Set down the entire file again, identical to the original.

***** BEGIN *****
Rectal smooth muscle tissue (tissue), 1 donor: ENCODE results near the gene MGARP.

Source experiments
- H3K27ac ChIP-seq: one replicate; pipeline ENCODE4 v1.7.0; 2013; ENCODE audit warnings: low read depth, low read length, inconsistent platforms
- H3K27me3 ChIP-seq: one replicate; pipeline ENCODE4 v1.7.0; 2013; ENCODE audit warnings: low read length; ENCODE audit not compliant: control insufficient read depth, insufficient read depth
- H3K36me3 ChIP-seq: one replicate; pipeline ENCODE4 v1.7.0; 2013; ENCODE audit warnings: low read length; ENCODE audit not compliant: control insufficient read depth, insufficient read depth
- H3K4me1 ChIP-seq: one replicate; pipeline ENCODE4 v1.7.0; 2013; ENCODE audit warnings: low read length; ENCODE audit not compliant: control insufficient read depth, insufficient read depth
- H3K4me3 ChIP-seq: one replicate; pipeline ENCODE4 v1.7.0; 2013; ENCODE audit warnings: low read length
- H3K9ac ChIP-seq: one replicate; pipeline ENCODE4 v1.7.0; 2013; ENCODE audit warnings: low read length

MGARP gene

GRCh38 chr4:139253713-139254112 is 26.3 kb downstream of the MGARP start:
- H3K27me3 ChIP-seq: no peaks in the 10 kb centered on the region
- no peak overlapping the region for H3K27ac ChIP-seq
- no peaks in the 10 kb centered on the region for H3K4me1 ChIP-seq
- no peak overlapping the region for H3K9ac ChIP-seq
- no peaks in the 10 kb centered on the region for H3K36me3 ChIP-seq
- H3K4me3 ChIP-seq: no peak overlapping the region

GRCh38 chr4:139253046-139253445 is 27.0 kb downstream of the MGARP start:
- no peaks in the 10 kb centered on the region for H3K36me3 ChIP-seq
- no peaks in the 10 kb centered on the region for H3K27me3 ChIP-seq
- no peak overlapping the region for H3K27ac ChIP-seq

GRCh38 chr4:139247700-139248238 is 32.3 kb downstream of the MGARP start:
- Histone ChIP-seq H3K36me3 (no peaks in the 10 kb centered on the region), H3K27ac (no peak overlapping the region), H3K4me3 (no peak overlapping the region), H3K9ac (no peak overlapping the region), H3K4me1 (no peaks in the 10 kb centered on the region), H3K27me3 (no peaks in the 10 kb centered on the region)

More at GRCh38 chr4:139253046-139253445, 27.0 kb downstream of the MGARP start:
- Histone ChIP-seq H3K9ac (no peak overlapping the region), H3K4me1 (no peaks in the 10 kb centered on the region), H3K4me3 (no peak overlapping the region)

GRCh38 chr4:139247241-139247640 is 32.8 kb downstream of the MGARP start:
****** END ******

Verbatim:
Rectal smooth muscle tissue (tissue), 1 donor: ENCODE results near the gene MGARP.

Source experiments
- H3K27ac ChIP-seq: one replicate; pipeline ENCODE4 v1.7.0; 2013; ENCODE audit warnings: low read depth, low read length, inconsistent platforms
- H3K27me3 ChIP-seq: one replicate; pipeline ENCODE4 v1.7.0; 2013; ENCODE audit warnings: low read length; ENCODE audit not compliant: control insufficient read depth, insufficient read depth
- H3K36me3 ChIP-seq: one replicate; pipeline ENCODE4 v1.7.0; 2013; ENCODE audit warnings: low read length; ENCODE audit not compliant: control insufficient read depth, insufficient read depth
- H3K4me1 ChIP-seq: one replicate; pipeline ENCODE4 v1.7.0; 2013; ENCODE audit warnings: low read length; ENCODE audit not compliant: control insufficient read depth, insufficient read depth
- H3K4me3 ChIP-seq: one replicate; pipeline ENCODE4 v1.7.0; 2013; ENCODE audit warnings: low read length
- H3K9ac ChIP-seq: one replicate; pipeline ENCODE4 v1.7.0; 2013; ENCODE audit warnings: low read length

MGARP gene

GRCh38 chr4:139253713-139254112 is 26.3 kb downstream of the MGARP start:
- H3K27me3 ChIP-seq: no peaks in the 10 kb centered on the region
- no peak overlapping the region for H3K27ac ChIP-seq
- no peaks in the 10 kb centered on the region for H3K4me1 ChIP-seq
- no peak overlapping the region for H3K9ac ChIP-seq
- no peaks in the 10 kb centered on the region for H3K36me3 ChIP-seq
- H3K4me3 ChIP-seq: no peak overlapping the region

GRCh38 chr4:139253046-139253445 is 27.0 kb downstream of the MGARP start:
- no peaks in the 10 kb centered on the region for H3K36me3 ChIP-seq
- no peaks in the 10 kb centered on the region for H3K27me3 ChIP-seq
- no peak overlapping the region for H3K27ac ChIP-seq

GRCh38 chr4:139247700-139248238 is 32.3 kb downstream of the MGARP start:
- Histone ChIP-seq H3K36me3 (no peaks in the 10 kb centered on the region), H3K27ac (no peak overlapping the region), H3K4me3 (no peak overlapping the region), H3K9ac (no peak overlapping the region), H3K4me1 (no peaks in the 10 kb centered on the region), H3K27me3 (no peaks in the 10 kb centered on the region)

More at GRCh38 chr4:139253046-139253445, 27.0 kb downstream of the MGARP start:
- Histone ChIP-seq H3K9ac (no peak overlapping the region), H3K4me1 (no peaks in the 10 kb centered on the region), H3K4me3 (no peak overlapping the region)

GRCh38 chr4:139247241-139247640 is 32.8 kb downstream of the MGARP start: